eliminating many problems associated with existing techniques. We are sure that through
this research project we will provide significantly improved ontology based intrusion detection
system that works at the application layer.
Scope, Introduction and Background of the Project
A. Scope of the Project:
Web Application Security is a sub-domain of information security, which deals with securing
web resources in term of confidentiality, integrity and availability of web-based information.
Information security is divided into a number of domains, such as network security,
application security, database security, and operating system security. Application security
can be further sub-divided into the domains of peer-to-peer security (security of
Information/contents which are shared/accessible to everyone else in the peer-to-peer
environment, and vice versa), e-mail security (protection of Electronic Mail) and web
application security. Web application security represents one of the more exposed and
challenging tasks in the present scenario of information security.
Figure 1: Domain of this project
Web application security is the domain of this project which deals with the attacks mounted
on Web resources from the hackers.
According to Web Application Security Consortium, "Web application security covers the
technology layers starting with the web server and follows through to the software created to
run online banks, e-commerce, auctions, webmail, etc. As a general rule, if the application
communicates over http, it is under the scope of web application security" .
Initially the proposed IDS would be focusing on the Web applications using only HTTP
protocol. However, the research outcomes will be Web application and protocol independent
and therefore later can be applied to secure web applications in heterogeneous environment.
Application for ICT-Related Development and Research Grant Page 6
The Web applications security has become increasingly important in the last decade due to
its massive increase in development, deployment and use of web application technologies
(such as e-business, e-sciences and e-health). A security assessment by the Application
Defense Center, which included more than 250 Web applications from e-commerce, online
banking, enterprise collaboration, and supply chain management sites, concluded that at
least 92% of Web applications are vulnerable to some form of attack . Another survey
found that about 75% of all attacks against Web servers target Web-based applications .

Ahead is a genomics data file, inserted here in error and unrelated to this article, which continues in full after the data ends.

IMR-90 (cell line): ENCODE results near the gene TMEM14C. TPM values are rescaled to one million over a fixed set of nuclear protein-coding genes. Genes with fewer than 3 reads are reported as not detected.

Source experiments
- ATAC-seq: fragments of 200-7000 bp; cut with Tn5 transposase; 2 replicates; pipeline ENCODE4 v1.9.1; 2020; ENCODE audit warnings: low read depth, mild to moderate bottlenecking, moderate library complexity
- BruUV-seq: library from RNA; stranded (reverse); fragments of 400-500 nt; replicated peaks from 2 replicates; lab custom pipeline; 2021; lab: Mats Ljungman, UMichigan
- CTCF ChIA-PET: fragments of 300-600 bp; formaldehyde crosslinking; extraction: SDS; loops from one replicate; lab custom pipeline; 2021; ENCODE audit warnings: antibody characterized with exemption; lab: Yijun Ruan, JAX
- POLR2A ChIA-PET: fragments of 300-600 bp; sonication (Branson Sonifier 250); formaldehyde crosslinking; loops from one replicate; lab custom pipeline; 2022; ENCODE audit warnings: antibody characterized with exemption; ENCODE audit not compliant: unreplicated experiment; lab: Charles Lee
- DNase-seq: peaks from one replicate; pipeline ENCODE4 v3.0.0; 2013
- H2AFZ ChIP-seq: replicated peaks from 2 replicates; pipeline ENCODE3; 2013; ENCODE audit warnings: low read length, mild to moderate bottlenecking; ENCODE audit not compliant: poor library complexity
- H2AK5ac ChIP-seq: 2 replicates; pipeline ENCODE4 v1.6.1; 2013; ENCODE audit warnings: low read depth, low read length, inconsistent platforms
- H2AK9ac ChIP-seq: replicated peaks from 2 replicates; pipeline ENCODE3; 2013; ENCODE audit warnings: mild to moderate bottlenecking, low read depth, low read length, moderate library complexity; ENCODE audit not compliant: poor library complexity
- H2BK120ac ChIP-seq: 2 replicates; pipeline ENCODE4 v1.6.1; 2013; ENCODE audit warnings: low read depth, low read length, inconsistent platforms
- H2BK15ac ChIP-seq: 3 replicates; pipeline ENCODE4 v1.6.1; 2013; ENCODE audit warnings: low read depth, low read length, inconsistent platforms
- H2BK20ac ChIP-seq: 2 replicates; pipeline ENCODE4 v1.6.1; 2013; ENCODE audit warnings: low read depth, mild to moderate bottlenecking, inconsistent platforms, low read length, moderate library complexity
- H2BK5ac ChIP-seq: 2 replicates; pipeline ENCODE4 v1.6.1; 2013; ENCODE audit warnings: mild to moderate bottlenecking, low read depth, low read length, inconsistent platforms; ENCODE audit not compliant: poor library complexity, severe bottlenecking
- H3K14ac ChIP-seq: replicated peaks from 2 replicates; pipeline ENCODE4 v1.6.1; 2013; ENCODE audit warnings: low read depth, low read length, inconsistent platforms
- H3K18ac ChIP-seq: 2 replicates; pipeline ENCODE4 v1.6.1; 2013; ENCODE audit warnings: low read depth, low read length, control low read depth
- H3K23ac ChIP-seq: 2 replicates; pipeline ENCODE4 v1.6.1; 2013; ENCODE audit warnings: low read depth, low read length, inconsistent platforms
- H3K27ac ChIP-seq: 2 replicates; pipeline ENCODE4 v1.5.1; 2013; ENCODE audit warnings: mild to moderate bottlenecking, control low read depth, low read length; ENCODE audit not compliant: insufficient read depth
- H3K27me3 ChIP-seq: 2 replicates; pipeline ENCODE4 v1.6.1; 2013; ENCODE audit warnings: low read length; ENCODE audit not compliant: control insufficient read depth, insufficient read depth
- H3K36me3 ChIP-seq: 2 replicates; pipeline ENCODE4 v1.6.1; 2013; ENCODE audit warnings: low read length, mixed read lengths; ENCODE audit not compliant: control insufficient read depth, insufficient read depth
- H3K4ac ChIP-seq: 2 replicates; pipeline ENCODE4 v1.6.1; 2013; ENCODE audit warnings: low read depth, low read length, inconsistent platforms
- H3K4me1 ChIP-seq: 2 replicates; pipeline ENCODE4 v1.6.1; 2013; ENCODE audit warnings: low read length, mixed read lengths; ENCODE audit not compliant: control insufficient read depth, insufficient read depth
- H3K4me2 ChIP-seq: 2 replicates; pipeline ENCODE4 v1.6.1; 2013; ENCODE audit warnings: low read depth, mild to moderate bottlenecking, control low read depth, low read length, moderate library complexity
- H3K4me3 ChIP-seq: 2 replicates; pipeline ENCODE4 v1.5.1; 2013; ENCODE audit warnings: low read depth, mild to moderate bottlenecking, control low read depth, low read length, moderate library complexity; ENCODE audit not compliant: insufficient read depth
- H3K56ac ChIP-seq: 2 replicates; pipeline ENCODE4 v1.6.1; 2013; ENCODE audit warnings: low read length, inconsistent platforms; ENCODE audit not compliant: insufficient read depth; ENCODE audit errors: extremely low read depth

Web application attacks especially SQL injection and cross-site scripting are two of the most
common security vulnerabilities that plague web applications nowadays . On April 24,
2008 hundreds of thousands of Web servers were hacked, including several at the United
Nations and in the UK government through exploitation the vulnerabilities of Microsoft IIS .
According to the National Vulnerability Database (NVD), a repository for documented
network and software security threats, there are over 18,500 vulnerabilities in the web based
applications which include 2,147 cross-site scripting (XSS), 2,757 buffer overflow and 1,600
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SQL injection vulnerabilities .
Unchecked input validation is the major source of attacks at web application level. According
to the Open Web Application Security Project (OWASP), four of the top ten vulnerabilities for
Web applications are input validation problems . The vulnerability caused by unchecked
input can lead a hacker to "inject" code to bypass or modify the originally intended
functionality of the program to gain information, privilege escalation or unauthorized access
to a system.
For example, in an XSS attack, it is possible for a hacker to obtain sensitive information (via
cookies) belonging to a user that is accessing a trusted website. Another web-based attack
exploits poorly implemented server-side web applications, and can enable a hacker to get
superuser (root) privileges through accessing executables on the website host such as the
shell, chmod, ps or other UNIX commands.
In an SQL Injection attack, a database query is manipulated through user (client) input. For
example, the following statement containing an SQL query may be used by a web
aa = "SELECT * FROM users WHERE username = " + UserName + " AND password = " + PassWord
The USERNAME and PASSWORD fields are substituted according to user input strings
provided on a form on a legitimate web page; However, suppose that the user entered the
following strings on the website form:
Password: anything' OR 'x' = 'x
The SQL query is expanded to:
SELECT * FROM users WHERE username = 'admin' AND password = 'anything' OR 'x' = 'x'
Since, the expression 'x' = 'x' is always true, this query will return all the users in the USERS
table. Similarly, a hacker can use DELETE, DROP or UNION commands to manipulate and
modify web application server databases through malicious input.
Traditional security solution like web scanners provides the first line of defense against web
attacks and detects the "well-known" security flaws whose signatures are present. Current
network security scanners lack semantic knowledge about web applications and are thus
unable to make intelligent decision upon data leakage or business logic flaws , failing to
detect many critical vulnerabilities . Signature based solutions usually maintain a "white
Application for ICT-Related Development and Research Grant Page 7
list" and a "black list" containing signatures of benign inputs and signatures of malicious
attack vectors respectively. These lists need regular updating of signature, and are unable to
detection variations of known attack techniques (hence no zero day attacks can be
detected). Consequently, such solutions may generate many false positive and false